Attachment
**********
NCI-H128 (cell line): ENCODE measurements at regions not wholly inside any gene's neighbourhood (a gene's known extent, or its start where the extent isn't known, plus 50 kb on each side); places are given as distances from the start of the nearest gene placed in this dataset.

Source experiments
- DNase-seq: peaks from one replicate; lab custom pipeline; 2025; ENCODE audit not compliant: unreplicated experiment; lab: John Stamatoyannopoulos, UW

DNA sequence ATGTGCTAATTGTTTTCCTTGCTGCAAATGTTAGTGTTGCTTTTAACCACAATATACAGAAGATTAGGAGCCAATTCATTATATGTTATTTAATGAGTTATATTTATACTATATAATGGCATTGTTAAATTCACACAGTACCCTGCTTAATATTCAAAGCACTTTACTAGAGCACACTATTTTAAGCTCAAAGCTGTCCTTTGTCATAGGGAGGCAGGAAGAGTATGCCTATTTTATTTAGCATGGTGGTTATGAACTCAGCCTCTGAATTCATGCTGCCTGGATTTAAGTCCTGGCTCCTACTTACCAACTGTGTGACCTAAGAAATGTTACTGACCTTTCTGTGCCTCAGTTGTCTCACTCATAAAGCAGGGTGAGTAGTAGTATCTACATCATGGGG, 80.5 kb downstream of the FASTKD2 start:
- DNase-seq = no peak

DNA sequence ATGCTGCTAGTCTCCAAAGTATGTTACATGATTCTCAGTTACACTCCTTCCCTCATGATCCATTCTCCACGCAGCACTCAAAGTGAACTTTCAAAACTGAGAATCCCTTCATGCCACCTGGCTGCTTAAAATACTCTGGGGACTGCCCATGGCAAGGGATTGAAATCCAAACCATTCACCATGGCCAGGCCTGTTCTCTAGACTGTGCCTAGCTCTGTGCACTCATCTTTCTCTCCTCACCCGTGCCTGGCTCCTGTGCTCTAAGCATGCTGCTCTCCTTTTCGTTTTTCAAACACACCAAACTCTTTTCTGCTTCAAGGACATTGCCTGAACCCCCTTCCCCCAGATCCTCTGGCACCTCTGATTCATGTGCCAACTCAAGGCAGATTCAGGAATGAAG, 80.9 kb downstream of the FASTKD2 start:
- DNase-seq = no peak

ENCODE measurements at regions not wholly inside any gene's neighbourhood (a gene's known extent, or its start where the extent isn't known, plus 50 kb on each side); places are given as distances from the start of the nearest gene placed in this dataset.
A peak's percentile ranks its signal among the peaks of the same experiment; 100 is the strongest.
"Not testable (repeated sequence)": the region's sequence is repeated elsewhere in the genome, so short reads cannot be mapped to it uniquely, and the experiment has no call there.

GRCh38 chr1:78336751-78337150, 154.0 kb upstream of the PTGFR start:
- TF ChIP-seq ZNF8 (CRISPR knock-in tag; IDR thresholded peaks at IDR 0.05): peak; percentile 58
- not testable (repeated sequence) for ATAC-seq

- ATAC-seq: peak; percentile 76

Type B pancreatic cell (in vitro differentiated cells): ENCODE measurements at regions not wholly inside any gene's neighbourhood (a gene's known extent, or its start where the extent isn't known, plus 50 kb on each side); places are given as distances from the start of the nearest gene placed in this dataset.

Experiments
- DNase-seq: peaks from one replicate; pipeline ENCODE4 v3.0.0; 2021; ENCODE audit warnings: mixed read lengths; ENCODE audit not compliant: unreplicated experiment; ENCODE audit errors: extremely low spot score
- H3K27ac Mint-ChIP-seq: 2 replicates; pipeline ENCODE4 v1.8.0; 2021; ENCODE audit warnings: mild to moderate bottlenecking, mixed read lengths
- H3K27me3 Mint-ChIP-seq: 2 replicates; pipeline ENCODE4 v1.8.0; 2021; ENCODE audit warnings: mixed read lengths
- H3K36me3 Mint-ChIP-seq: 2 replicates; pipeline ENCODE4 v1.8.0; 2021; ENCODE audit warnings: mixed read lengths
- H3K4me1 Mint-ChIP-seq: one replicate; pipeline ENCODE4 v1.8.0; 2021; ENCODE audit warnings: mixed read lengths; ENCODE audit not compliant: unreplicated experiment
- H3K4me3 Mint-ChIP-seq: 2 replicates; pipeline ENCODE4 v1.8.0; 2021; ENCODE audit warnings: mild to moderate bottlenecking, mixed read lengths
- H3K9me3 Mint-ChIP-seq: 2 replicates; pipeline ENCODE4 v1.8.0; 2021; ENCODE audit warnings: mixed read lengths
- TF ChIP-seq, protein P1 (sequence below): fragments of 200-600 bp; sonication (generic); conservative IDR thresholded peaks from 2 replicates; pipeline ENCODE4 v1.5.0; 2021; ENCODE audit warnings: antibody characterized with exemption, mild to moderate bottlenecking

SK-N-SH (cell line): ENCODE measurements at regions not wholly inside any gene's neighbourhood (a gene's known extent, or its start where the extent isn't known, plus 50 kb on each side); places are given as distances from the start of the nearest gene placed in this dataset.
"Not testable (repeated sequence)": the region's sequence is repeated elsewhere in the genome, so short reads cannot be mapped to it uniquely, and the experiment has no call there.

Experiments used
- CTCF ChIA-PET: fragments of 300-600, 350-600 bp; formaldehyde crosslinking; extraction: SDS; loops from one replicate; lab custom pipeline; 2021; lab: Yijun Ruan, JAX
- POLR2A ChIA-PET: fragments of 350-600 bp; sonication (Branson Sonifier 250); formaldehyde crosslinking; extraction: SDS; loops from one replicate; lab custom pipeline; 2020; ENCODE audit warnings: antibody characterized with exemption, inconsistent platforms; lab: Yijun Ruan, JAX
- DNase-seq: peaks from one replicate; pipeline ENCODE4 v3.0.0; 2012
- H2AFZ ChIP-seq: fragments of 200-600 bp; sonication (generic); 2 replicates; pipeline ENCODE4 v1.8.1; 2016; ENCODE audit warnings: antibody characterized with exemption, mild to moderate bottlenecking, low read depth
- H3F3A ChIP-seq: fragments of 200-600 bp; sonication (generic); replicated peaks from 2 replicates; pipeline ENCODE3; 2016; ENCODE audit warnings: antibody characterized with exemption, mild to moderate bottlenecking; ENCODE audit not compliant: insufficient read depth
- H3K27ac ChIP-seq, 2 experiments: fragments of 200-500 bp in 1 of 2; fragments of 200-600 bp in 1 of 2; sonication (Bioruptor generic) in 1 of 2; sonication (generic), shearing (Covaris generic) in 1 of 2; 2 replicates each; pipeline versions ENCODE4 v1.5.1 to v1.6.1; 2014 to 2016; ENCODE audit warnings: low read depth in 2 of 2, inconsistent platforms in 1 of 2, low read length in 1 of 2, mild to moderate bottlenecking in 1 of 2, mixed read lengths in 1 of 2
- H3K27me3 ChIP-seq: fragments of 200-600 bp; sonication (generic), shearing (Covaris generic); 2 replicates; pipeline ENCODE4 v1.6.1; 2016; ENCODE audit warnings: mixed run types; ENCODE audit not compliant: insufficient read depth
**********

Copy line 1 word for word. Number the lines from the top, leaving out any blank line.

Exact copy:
NCI-H128 (cell line): ENCODE measurements at regions not wholly inside any gene's neighbourhood (a gene's known extent, or its start where the extent isn't known, plus 50 kb on each side); places are given as distances from the start of the nearest gene placed in this dataset.